Top-10 Closers in MLB History

The men you could rely on most to secure your team's lead
NEW YORK, NEW YORK - AUGUST 17: 2019 National Baseball Hall of Fame inductee and former New York Yankee Mariano Rivera throws the ceremonial first pitch before a game between the Yankees and the Cleveland Indians at Yankee Stadium on August 17, 2019 in New York City. (Photo by Jim McIsaac/Getty Images)

10)  Robb Nen (314 Saves)

The Los Alamitos, California product would enter the waterfront AT&T Park to Deep Purple’s “Smoke on the Water” and dominated hitters with his high-90s fastball and a filthy slider nicknamed the “Terminator.” Nen was a three-time All-Star and won a World Series with the Marlins in 1997.

If not for a torn rotator cuff, he would probably rank much higher.

9) Lee Smith (478 Saves)

The intimidating size (6’6”) and a mid-90s fastball made Lee Smith a formidable closer.  He spent eight out of his 18 years with the Cubs making a name for himself before setting a National League record for saves with 47 for the St. Louis Cardinals in 1991.  He led the league in saves for the Baltimore Orioles in 1994.  Lee was a seven-time All-Star and was the all-time saves leader until Trevor Hoffman passed him in 2006.

Smith may be best known for a poor performance in game 5 of the 1984 NLCS; even with that, Smith was one of the greatest closers ever. It does hurt that he did not have much postseason success. In his defense, he wasn’t always on the most talented teams.

8) Billy Wagner (422 Saves)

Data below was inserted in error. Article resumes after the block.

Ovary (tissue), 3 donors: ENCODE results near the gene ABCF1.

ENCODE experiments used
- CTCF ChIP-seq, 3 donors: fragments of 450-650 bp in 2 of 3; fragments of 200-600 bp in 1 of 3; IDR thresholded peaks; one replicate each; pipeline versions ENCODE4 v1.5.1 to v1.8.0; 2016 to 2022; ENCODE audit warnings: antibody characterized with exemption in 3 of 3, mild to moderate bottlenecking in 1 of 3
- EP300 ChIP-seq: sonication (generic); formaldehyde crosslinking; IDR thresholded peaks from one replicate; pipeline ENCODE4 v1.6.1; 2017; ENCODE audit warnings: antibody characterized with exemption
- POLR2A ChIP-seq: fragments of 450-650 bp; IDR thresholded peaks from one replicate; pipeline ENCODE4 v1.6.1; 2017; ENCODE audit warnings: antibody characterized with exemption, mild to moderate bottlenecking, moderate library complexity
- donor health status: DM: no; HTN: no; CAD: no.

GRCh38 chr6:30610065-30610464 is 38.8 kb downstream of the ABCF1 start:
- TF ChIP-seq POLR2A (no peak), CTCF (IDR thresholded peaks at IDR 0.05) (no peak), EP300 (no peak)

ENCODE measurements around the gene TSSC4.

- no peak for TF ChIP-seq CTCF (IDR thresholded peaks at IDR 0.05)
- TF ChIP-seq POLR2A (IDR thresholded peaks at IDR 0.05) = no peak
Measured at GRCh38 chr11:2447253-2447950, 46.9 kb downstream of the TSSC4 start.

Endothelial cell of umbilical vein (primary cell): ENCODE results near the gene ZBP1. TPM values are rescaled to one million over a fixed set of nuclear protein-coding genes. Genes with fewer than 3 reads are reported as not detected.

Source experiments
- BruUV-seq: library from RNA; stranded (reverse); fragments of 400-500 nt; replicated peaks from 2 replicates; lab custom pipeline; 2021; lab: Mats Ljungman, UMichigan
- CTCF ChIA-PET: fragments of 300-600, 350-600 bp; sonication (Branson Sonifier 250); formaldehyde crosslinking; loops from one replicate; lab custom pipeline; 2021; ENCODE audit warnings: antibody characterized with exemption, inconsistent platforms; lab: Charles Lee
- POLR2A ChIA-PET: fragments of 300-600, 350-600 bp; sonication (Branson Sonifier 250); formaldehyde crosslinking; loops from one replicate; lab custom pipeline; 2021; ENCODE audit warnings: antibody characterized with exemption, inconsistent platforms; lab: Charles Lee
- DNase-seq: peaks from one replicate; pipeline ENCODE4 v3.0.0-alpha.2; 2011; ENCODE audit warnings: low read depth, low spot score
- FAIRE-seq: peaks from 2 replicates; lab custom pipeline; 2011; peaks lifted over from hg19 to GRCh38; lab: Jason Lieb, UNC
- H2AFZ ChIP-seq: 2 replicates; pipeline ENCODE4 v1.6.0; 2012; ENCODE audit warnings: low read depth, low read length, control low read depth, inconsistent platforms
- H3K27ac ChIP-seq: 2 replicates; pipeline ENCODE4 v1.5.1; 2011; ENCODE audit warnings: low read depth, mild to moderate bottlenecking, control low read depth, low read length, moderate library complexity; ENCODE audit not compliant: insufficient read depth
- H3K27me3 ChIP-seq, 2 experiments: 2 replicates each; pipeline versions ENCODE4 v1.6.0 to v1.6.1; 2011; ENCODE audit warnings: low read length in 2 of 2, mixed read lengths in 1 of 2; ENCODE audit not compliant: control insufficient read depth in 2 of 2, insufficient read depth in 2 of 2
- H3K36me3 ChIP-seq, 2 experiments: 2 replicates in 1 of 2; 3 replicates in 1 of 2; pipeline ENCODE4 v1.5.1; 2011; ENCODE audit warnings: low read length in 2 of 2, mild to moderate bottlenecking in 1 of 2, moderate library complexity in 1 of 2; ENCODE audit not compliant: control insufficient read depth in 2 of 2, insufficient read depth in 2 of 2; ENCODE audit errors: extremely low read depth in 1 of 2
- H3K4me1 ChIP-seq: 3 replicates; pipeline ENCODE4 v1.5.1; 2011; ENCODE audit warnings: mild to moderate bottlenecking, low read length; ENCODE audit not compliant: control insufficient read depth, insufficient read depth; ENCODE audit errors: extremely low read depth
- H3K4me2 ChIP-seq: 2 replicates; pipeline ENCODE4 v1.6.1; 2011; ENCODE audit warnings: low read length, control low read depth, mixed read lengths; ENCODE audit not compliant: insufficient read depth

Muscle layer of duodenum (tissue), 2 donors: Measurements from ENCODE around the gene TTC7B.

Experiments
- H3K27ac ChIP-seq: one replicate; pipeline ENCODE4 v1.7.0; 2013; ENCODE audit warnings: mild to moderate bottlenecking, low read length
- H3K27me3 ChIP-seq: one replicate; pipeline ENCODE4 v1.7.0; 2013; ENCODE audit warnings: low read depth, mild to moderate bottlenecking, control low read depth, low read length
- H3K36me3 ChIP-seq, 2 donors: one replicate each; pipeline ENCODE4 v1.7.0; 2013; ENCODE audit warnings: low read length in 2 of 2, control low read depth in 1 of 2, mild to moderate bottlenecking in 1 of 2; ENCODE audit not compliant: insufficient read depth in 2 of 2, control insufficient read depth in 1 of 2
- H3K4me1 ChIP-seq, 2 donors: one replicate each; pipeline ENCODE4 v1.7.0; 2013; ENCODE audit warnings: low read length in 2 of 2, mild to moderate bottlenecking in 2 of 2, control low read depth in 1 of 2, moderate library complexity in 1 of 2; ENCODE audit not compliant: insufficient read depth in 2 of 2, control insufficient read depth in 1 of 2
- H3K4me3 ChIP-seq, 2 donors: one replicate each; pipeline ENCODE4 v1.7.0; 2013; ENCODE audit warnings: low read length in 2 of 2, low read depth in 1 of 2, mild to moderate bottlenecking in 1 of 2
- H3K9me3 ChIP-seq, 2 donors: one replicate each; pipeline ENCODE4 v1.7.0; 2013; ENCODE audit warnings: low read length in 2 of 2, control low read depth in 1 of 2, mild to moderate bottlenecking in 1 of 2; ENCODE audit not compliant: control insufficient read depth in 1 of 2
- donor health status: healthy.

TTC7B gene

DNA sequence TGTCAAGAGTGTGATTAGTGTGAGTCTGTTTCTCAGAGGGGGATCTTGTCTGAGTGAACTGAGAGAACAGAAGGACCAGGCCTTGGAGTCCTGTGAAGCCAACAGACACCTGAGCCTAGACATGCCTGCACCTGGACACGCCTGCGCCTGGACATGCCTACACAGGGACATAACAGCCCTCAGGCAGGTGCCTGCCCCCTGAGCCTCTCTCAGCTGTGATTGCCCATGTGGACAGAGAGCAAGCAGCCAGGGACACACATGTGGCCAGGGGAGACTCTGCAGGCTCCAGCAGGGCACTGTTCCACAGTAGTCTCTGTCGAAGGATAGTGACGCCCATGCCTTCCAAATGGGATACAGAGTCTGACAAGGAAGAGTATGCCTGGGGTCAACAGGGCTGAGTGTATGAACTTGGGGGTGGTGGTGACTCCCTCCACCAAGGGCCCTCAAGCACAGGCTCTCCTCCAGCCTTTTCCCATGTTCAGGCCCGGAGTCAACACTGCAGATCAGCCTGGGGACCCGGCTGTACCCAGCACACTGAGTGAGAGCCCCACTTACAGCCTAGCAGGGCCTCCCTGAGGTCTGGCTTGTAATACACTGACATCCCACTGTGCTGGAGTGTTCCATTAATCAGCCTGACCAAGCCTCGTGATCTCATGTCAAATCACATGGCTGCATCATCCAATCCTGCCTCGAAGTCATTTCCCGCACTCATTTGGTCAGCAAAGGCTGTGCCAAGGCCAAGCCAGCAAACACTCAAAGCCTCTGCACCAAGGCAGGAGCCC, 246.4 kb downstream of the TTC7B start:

His stuff was nasty as he averaged almost 12 strikeouts per 9 innings pitched.  He threw in the high-90s with his fastball and ended up using a slider as his second pitch. However, the fastball did most of the damage.

He learned to throw the ball left-handed after twice breaking his arm as a young boy.

7) Hoyt Wilhelm (227 Saves)

The first reliever to be inducted to the Hall of Fame, he had to make this list.  He is the only closer to make this list that threw a devastating knuckleball, which gave him the longevity to pitch until he was almost 50.  He had a 2.52 career ERA, was a five-time All-Star.

6) Bruce Sutter (300 Saves)

Sutter was known for a nasty split-finger fastball. He won a Cy Young Award in 1979 for the Cubs and closed out the World Series for the Cardinals in 1982 versus the Harvey Wallbanger’s Brewers squad.

5) Trevor Hoffman (601 Saves)

He was also known for his high leg kick and a stare similar to Dave Stewart. He made walk-in music famous with the legendary AC/DC hit “Hells Bells.” He was a seven-time All-Star and had his jersey (No. 51) retired by the San Diego Padres.

He developed one of the most unhittable change-ups in baseball history after a torn rotator cuff.

4) Rich “Goose” Gossage (310 Saves)

He was the most recognized Yankee closer before Mariano Rivera took that role.  He won a World Series in 1978 with the Yankees and turned in nine All-Star appearances.

3) Rollie Fingers (341 Saves)

He was instrumental in the Oakland A’s back-to-back-to-back World Series Championships in 1972-74, earning the World Series MVP in 1974.  His signature was and still is his waxed handlebar mustache, the precursor to the current Giants closer, Brian Wilson’s beard.

Fingers were the first modern-day closer and are in the hall of fame.

2) Dennis Eckersley (390 Saves)

From 1988 to 1992, he was the most dominant closer in the league and earned both the Cy Young and the AL MVP in 1992.  He basically invented the 9th inning closer role, remember he also won 20 games as a starter earlier in his career.

1) Mariano Rivera (608 Saves)

This, too me this is a no-doubter. He was dominant into his late 30’s and early-40’s. When “Enter Sandman” came on, the game was over.

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